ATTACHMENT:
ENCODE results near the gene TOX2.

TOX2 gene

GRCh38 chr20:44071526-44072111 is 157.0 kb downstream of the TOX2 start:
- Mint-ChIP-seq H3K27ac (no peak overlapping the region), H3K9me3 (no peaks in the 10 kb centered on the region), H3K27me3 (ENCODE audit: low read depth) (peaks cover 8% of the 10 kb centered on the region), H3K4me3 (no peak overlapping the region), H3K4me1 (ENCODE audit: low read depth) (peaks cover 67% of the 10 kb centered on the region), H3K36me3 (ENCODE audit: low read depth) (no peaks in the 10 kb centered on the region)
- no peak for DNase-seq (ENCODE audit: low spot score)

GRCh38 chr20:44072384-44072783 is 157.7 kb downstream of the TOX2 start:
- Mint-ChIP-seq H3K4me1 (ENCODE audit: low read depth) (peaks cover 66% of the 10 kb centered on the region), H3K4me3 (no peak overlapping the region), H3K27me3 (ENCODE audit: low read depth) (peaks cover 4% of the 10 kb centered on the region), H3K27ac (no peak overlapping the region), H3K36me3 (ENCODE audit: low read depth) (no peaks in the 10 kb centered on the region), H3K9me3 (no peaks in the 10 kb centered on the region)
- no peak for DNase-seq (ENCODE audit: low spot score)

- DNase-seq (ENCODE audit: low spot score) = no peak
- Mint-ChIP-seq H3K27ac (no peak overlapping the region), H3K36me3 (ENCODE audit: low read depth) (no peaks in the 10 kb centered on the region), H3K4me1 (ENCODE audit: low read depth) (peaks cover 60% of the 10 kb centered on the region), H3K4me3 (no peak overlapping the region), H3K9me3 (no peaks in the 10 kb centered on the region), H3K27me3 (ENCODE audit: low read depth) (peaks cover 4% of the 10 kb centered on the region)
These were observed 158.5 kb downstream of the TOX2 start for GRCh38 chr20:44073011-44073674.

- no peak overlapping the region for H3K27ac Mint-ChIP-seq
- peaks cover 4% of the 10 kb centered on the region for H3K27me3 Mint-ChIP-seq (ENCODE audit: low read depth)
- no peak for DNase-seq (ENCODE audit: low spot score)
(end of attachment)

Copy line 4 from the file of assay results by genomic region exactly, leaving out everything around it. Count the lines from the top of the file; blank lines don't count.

- Mint-ChIP-seq H3K27ac (no peak overlapping the region), H3K9me3 (no peaks in the 10 kb centered on the region), H3K27me3 (ENCODE audit: low read depth) (peaks cover 8% of the 10 kb centered on the region), H3K4me3 (no peak overlapping the region), H3K4me1 (ENCODE audit: low read depth) (peaks cover 67% of the 10 kb centered on the region), H3K36me3 (ENCODE audit: low read depth) (no peaks in the 10 kb centered on the region)